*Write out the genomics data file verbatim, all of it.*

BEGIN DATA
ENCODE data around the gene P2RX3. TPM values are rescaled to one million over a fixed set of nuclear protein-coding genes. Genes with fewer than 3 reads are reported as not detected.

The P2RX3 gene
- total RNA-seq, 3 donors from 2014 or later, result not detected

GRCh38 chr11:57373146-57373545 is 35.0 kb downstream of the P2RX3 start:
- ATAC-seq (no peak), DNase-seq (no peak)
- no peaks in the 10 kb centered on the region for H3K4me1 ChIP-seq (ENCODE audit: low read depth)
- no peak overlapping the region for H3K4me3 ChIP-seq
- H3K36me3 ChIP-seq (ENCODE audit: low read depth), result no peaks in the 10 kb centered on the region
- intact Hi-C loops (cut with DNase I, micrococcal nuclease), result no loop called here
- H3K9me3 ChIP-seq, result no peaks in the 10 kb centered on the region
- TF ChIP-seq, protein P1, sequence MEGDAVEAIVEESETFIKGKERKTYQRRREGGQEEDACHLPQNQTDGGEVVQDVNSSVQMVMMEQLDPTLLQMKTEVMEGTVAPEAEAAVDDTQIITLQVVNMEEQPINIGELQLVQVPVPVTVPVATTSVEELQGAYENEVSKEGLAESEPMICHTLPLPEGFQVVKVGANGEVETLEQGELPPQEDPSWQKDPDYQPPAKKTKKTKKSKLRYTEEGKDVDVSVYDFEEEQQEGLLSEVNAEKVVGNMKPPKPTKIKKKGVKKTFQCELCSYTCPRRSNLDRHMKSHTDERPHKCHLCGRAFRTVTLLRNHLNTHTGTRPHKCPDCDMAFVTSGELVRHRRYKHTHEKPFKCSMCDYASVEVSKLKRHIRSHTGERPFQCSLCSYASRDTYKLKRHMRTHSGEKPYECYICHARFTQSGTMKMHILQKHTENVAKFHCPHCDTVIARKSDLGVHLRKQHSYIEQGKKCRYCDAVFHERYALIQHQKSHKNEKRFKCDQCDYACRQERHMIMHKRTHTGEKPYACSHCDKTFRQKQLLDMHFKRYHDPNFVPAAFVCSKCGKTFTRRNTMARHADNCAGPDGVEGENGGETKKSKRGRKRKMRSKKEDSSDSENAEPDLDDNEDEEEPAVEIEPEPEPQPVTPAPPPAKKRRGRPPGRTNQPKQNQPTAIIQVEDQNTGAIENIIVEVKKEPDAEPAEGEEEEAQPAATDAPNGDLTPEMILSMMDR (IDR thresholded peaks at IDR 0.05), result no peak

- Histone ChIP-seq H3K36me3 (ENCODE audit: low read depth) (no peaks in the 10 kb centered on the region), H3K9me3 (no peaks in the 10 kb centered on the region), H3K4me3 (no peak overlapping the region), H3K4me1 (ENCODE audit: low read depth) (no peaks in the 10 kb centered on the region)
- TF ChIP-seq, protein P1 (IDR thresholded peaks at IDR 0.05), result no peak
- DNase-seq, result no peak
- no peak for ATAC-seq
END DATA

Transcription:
ENCODE data around the gene P2RX3. TPM values are rescaled to one million over a fixed set of nuclear protein-coding genes. Genes with fewer than 3 reads are reported as not detected.

The P2RX3 gene
- total RNA-seq, 3 donors from 2014 or later, result not detected

GRCh38 chr11:57373146-57373545 is 35.0 kb downstream of the P2RX3 start:
- ATAC-seq (no peak), DNase-seq (no peak)
- no peaks in the 10 kb centered on the region for H3K4me1 ChIP-seq (ENCODE audit: low read depth)
- no peak overlapping the region for H3K4me3 ChIP-seq
- H3K36me3 ChIP-seq (ENCODE audit: low read depth), result no peaks in the 10 kb centered on the region
- intact Hi-C loops (cut with DNase I, micrococcal nuclease), result no loop called here
- H3K9me3 ChIP-seq, result no peaks in the 10 kb centered on the region
- TF ChIP-seq, protein P1, sequence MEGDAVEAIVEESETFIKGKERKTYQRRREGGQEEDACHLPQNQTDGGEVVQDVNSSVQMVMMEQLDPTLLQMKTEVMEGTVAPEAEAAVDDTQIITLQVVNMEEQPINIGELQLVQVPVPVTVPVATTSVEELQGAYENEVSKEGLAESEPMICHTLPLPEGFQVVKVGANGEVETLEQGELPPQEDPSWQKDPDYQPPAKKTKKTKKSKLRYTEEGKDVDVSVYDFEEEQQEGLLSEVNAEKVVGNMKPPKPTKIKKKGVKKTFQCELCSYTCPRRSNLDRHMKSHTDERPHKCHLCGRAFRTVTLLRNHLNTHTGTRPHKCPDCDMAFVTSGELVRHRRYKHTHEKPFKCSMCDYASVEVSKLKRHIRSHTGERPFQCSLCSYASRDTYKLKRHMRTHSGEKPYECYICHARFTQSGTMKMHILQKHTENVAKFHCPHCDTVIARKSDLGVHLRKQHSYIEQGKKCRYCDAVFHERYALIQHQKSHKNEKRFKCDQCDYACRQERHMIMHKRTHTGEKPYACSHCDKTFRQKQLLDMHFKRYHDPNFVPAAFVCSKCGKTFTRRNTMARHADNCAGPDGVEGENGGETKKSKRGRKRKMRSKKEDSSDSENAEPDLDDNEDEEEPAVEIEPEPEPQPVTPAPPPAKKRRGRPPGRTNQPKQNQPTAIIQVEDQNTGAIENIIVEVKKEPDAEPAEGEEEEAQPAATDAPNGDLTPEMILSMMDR (IDR thresholded peaks at IDR 0.05), result no peak

- Histone ChIP-seq H3K36me3 (ENCODE audit: low read depth) (no peaks in the 10 kb centered on the region), H3K9me3 (no peaks in the 10 kb centered on the region), H3K4me3 (no peak overlapping the region), H3K4me1 (ENCODE audit: low read depth) (no peaks in the 10 kb centered on the region)
- TF ChIP-seq, protein P1 (IDR thresholded peaks at IDR 0.05), result no peak
- DNase-seq, result no peak
- no peak for ATAC-seq